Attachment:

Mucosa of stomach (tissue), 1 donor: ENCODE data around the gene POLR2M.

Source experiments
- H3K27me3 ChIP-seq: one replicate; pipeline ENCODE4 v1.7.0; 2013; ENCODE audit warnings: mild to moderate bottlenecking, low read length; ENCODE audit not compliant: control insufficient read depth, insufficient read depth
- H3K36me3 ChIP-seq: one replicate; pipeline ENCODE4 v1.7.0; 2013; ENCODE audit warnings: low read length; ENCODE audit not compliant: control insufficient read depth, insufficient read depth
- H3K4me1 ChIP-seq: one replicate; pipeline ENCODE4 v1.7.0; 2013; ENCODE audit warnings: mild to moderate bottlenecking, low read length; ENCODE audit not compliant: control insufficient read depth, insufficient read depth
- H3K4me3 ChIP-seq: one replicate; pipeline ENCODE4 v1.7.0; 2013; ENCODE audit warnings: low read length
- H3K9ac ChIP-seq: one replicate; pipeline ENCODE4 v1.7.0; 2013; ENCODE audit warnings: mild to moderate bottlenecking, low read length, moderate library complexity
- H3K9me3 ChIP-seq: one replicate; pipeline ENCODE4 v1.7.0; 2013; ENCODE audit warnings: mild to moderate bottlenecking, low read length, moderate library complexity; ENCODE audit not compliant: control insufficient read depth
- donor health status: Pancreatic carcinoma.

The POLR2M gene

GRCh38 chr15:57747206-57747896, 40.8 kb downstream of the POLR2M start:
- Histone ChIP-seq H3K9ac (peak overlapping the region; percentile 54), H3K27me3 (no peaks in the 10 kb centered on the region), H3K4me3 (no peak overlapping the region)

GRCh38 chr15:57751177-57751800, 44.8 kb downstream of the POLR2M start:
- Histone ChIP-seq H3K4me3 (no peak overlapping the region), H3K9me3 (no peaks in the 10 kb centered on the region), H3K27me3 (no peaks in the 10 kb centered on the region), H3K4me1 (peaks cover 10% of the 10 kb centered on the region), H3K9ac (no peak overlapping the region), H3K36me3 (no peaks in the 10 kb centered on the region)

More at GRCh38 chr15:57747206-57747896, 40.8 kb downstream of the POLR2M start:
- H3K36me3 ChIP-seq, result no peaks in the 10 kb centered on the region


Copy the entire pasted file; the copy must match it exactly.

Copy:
Mucosa of stomach (tissue), 1 donor: ENCODE data around the gene POLR2M.

Source experiments
- H3K27me3 ChIP-seq: one replicate; pipeline ENCODE4 v1.7.0; 2013; ENCODE audit warnings: mild to moderate bottlenecking, low read length; ENCODE audit not compliant: control insufficient read depth, insufficient read depth
- H3K36me3 ChIP-seq: one replicate; pipeline ENCODE4 v1.7.0; 2013; ENCODE audit warnings: low read length; ENCODE audit not compliant: control insufficient read depth, insufficient read depth
- H3K4me1 ChIP-seq: one replicate; pipeline ENCODE4 v1.7.0; 2013; ENCODE audit warnings: mild to moderate bottlenecking, low read length; ENCODE audit not compliant: control insufficient read depth, insufficient read depth
- H3K4me3 ChIP-seq: one replicate; pipeline ENCODE4 v1.7.0; 2013; ENCODE audit warnings: low read length
- H3K9ac ChIP-seq: one replicate; pipeline ENCODE4 v1.7.0; 2013; ENCODE audit warnings: mild to moderate bottlenecking, low read length, moderate library complexity
- H3K9me3 ChIP-seq: one replicate; pipeline ENCODE4 v1.7.0; 2013; ENCODE audit warnings: mild to moderate bottlenecking, low read length, moderate library complexity; ENCODE audit not compliant: control insufficient read depth
- donor health status: Pancreatic carcinoma.

The POLR2M gene

GRCh38 chr15:57747206-57747896, 40.8 kb downstream of the POLR2M start:
- Histone ChIP-seq H3K9ac (peak overlapping the region; percentile 54), H3K27me3 (no peaks in the 10 kb centered on the region), H3K4me3 (no peak overlapping the region)

GRCh38 chr15:57751177-57751800, 44.8 kb downstream of the POLR2M start:
- Histone ChIP-seq H3K4me3 (no peak overlapping the region), H3K9me3 (no peaks in the 10 kb centered on the region), H3K27me3 (no peaks in the 10 kb centered on the region), H3K4me1 (peaks cover 10% of the 10 kb centered on the region), H3K9ac (no peak overlapping the region), H3K36me3 (no peaks in the 10 kb centered on the region)

More at GRCh38 chr15:57747206-57747896, 40.8 kb downstream of the POLR2M start:
- H3K36me3 ChIP-seq, result no peaks in the 10 kb centered on the region